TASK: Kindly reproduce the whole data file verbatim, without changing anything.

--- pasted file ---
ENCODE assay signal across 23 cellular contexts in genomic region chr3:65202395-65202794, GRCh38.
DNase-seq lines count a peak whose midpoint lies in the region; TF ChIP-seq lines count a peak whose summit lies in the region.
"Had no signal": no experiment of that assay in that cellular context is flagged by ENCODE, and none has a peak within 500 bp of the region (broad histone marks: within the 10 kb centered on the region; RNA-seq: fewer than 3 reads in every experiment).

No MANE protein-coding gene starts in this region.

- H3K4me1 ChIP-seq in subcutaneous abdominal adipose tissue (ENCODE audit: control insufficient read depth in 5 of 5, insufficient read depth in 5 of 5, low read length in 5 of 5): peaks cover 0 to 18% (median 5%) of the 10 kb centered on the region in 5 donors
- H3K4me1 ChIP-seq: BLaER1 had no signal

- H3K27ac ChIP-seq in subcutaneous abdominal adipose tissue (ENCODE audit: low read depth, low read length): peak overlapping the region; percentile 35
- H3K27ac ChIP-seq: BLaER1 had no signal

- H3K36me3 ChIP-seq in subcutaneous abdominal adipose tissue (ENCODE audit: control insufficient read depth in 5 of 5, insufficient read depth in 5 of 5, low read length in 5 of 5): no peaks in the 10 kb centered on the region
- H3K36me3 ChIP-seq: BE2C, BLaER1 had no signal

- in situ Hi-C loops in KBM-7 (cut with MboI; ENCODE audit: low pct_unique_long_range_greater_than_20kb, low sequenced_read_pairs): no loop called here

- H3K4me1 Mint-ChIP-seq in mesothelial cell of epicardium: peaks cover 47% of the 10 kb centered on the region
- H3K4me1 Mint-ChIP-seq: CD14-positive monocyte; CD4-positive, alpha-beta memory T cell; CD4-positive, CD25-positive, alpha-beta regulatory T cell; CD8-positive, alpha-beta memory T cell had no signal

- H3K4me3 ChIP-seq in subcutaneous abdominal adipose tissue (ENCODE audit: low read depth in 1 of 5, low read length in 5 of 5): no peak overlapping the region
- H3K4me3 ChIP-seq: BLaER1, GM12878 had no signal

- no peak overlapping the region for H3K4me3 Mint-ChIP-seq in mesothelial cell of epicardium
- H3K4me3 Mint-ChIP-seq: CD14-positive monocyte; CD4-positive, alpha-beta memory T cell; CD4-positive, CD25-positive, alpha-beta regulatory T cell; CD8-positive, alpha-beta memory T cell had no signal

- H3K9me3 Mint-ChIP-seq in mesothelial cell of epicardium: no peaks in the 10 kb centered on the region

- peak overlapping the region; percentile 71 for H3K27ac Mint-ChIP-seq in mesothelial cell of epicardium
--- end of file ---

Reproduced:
ENCODE assay signal across 23 cellular contexts in genomic region chr3:65202395-65202794, GRCh38.
DNase-seq lines count a peak whose midpoint lies in the region; TF ChIP-seq lines count a peak whose summit lies in the region.
"Had no signal": no experiment of that assay in that cellular context is flagged by ENCODE, and none has a peak within 500 bp of the region (broad histone marks: within the 10 kb centered on the region; RNA-seq: fewer than 3 reads in every experiment).

No MANE protein-coding gene starts in this region.

- H3K4me1 ChIP-seq in subcutaneous abdominal adipose tissue (ENCODE audit: control insufficient read depth in 5 of 5, insufficient read depth in 5 of 5, low read length in 5 of 5): peaks cover 0 to 18% (median 5%) of the 10 kb centered on the region in 5 donors
- H3K4me1 ChIP-seq: BLaER1 had no signal

- H3K27ac ChIP-seq in subcutaneous abdominal adipose tissue (ENCODE audit: low read depth, low read length): peak overlapping the region; percentile 35
- H3K27ac ChIP-seq: BLaER1 had no signal

- H3K36me3 ChIP-seq in subcutaneous abdominal adipose tissue (ENCODE audit: control insufficient read depth in 5 of 5, insufficient read depth in 5 of 5, low read length in 5 of 5): no peaks in the 10 kb centered on the region
- H3K36me3 ChIP-seq: BE2C, BLaER1 had no signal

- in situ Hi-C loops in KBM-7 (cut with MboI; ENCODE audit: low pct_unique_long_range_greater_than_20kb, low sequenced_read_pairs): no loop called here

- H3K4me1 Mint-ChIP-seq in mesothelial cell of epicardium: peaks cover 47% of the 10 kb centered on the region
- H3K4me1 Mint-ChIP-seq: CD14-positive monocyte; CD4-positive, alpha-beta memory T cell; CD4-positive, CD25-positive, alpha-beta regulatory T cell; CD8-positive, alpha-beta memory T cell had no signal

- H3K4me3 ChIP-seq in subcutaneous abdominal adipose tissue (ENCODE audit: low read depth in 1 of 5, low read length in 5 of 5): no peak overlapping the region
- H3K4me3 ChIP-seq: BLaER1, GM12878 had no signal

- no peak overlapping the region for H3K4me3 Mint-ChIP-seq in mesothelial cell of epicardium
- H3K4me3 Mint-ChIP-seq: CD14-positive monocyte; CD4-positive, alpha-beta memory T cell; CD4-positive, CD25-positive, alpha-beta regulatory T cell; CD8-positive, alpha-beta memory T cell had no signal

- H3K9me3 Mint-ChIP-seq in mesothelial cell of epicardium: no peaks in the 10 kb centered on the region

- peak overlapping the region; percentile 71 for H3K27ac Mint-ChIP-seq in mesothelial cell of epicardium